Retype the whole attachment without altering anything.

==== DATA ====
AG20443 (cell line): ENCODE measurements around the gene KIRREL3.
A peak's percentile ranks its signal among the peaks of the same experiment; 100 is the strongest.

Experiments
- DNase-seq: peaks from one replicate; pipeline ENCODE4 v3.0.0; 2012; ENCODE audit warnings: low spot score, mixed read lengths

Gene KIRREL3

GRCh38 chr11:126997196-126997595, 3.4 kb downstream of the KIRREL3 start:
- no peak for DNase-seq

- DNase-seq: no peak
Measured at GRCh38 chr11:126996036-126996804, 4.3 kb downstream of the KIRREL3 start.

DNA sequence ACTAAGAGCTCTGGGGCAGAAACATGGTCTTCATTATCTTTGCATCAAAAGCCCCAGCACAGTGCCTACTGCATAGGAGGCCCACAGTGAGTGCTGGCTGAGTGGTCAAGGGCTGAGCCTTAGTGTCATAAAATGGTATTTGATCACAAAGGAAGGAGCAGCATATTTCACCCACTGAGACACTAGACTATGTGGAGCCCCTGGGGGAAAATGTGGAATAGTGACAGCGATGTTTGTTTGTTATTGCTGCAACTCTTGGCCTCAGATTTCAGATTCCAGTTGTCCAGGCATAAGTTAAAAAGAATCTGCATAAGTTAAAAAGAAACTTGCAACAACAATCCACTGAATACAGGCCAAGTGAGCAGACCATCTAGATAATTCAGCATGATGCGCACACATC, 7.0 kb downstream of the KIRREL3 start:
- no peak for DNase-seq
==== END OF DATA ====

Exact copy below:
AG20443 (cell line): ENCODE measurements around the gene KIRREL3.
A peak's percentile ranks its signal among the peaks of the same experiment; 100 is the strongest.

Experiments
- DNase-seq: peaks from one replicate; pipeline ENCODE4 v3.0.0; 2012; ENCODE audit warnings: low spot score, mixed read lengths

Gene KIRREL3

GRCh38 chr11:126997196-126997595, 3.4 kb downstream of the KIRREL3 start:
- no peak for DNase-seq

- DNase-seq: no peak
Measured at GRCh38 chr11:126996036-126996804, 4.3 kb downstream of the KIRREL3 start.

DNA sequence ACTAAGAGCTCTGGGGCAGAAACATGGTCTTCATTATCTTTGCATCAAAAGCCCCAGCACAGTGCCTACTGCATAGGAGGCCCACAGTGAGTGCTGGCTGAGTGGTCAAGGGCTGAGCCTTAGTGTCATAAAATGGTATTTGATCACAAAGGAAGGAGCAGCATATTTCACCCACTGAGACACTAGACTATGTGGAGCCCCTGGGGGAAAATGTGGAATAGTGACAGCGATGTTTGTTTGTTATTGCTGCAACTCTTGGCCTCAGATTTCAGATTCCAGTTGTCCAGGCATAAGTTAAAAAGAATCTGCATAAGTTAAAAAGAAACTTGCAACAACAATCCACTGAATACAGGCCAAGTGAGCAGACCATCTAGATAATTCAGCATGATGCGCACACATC, 7.0 kb downstream of the KIRREL3 start:
- no peak for DNase-seq